Guarding the walls of Dis is a crowd of demons that block the still-alive Dante from entering. That is when an angel appears and states that Dante is on a mission from god and if they stop him they will face the same fate as Cerberus, the physically harmed-three-headed dog from the 3rd layer of hell. Heresy is the straying of others from God’s path and Dante holds this sin within the city of Dis because he not only betrayed love but God’s love. At this point, the torture turns from misery to active suffering as those in Heresy are set permanently aflame only being able to see the past and future of the world but, never the present. 

As Dante walks along this section, he walks along the cracks left by Jesus’s entry into the first layer of hell. This gives off the notion that this mission by god was preordained. This layer is Violence, the largest of the nine layers it is divided into 3 parts; violence against others, violence against themselves, and violence against god, each more severe than the last. 

  1. Violence against others is the expected murder and genocide. The punishment for this was a permanent drowning in a boiling river of blood. 
  2. Violence against yourself includes suicide and active bodily harm (the belief that the church does not follow). This section’s punishment was the entombment in trees that Harpies are permanently attacking. This was to show that because they harmed their bodies in life they now had to spend eternity in something that is not their bodies.
  3. Violence against god was doing things deemed “unnatural”, this included bestiality and homosexuality (once again the catholic church did not and does not support that this is worse than murder, this is a 13th-century man’s opinion). This part’s punishment is an eternity in a flaming pit of sand. 

Hozier draws on the angel of the last circle Hersey and once again brings light into the darkness. His 12th track Butchered Tongue is easily my favorite of the album. Its imagery conveys the violence of colonization and the strength it takes to regain that lost culture. The first chorus states, And as a young man blessed to pass so many road signs/And have my foreign ear made fresh again on each unlikely sound/But feel at home, hearin’ a music that few still understand/A butchered tongue still singin’ here above the ground”. The first line referencing road signs is a connection to the Irish structuring of road signs that shows the English name for a location with the Irish written above it. The signs here illustrate the Irish people’s constant fight to keep their language alive. The title lyric ‘Butchered Tongue’ is not only an admission to a lack of perfect understanding of the Irish language but also a reference to the brutal violence the Irish faced at the hands of their oppressors. The lyric, “The ears were chopped from young men if the pitch cap didn’t kill them” in particular is a tie to the Wexford Rebellion of 1798, when the main rebel forces of the Society of United Irishmen revolted against British forces. The revolution ended with the death of over 3000 civilians and soldiers and the first use of ‘pitch capping’. This was a form of torture used by the British on rebels that involved covering their paper caps in hot tar (pitch) causing burns so severe they often led to the soldier’s death. Despite constant pain and oppression, their language can be read and sung on signs today.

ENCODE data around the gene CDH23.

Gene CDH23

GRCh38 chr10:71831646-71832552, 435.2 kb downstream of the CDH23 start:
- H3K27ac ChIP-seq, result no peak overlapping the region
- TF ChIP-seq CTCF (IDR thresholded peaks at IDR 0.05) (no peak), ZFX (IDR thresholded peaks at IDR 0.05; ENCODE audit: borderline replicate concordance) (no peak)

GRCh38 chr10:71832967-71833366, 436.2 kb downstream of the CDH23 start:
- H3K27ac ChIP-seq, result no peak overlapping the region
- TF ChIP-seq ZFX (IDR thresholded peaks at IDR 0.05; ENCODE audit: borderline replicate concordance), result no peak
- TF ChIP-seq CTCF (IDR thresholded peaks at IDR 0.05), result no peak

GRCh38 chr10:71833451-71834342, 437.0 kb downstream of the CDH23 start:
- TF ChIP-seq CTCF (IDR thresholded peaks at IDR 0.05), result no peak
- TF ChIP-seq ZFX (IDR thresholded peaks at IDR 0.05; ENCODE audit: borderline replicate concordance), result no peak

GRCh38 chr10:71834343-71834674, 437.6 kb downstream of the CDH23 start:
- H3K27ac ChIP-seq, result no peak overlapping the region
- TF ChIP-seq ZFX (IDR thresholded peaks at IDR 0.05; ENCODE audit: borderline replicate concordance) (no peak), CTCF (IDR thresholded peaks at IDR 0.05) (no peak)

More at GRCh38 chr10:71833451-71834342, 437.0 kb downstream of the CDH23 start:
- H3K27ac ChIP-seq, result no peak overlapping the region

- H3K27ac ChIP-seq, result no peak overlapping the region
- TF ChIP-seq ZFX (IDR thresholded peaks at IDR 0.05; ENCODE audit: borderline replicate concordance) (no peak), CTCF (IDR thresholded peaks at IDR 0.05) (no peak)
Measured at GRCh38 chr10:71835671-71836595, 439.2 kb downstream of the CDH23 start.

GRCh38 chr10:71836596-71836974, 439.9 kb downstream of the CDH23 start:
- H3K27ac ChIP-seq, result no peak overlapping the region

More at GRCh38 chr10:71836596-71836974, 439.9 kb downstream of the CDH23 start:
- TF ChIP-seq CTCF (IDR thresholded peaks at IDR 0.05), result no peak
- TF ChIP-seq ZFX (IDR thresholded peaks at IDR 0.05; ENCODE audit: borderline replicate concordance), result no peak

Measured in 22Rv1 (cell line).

The next two layers Fraud and Treachery are also very sub-divided to the point where it would take another 1000 words to fully explain them. Simply put, however, the circle of Fraud consists of anyone who willingly commits fraud and Treachery holds— anyone who betrays Kin, Country, Friends, or God.  

Dante meets Lucifer and all of his faces in the pit of hell and then climbs out of the layers of hell and states: “Where we came forth, and once more saw the stars’ ‘. Like Dante Hozier ends his album looking back up at the heavens with First Light. The melodies of this song can only truly be described as ethereal we can feel Dante’s rise like the sun as Hozier describes, The sky set to burst, the gold and the rust/The color erupts, you fillin’ my cup/The sun comin’ up. After 15 songs describing the comparison of a relationship to the literal layers of hell, we ascend into the light. 


Erin Bejasa, one of the co-writers of this article, was asked what her favorite song on the album was, and without hesitation, she said it was Unknown / Nth. “I just love the unique imagery in the song. It’s so different from everything else I’ve listened to,” she says. One of her favorite lyrics is, “You called me an angel for the first time / My heart leapt from me / You smile now, I can see its pieces still stuck in your teeth.” Bejasa describes how this specific line takes such a human experience of fondly looking back on a memory and makes it feel so special and unique. Along with this line, her other favorite part of the song is the lively sha-la-la woven throughout the chorus, juxtaposing the depressing lyrics describing what it feels like to truly be alone. 

Ciara O’Reilly, my co-writer of this article, states her favorite song is Butchered Tongue: “It’s biblical love, you know. I would say it’s because he writes the song about home, Ireland. This song is written from one of the lower layers of hell specifically, violence. He describes Ireland as this faint memory of when things were better and when he was closer to the surface, and basically when he was closer to Heaven is what he describes Ireland as. I thought that was some stunning imagery.” One of her favorite lyrics in the song other than the one mentioning the young men and the pitch cap would have to be, “You may never know your fortune / Until the distance has been shown between what is lost forever / And what can still be known”. Ciara notes in regards to this line “Hozier has always spoken about the effects of colonization on culture and here it just shines through. Here, I believe he is talking about the Irish language and how grateful he is that despite generations of cultural cleansing by the English, the Irish have still managed to keep some of their ‘fortunes’, their culture.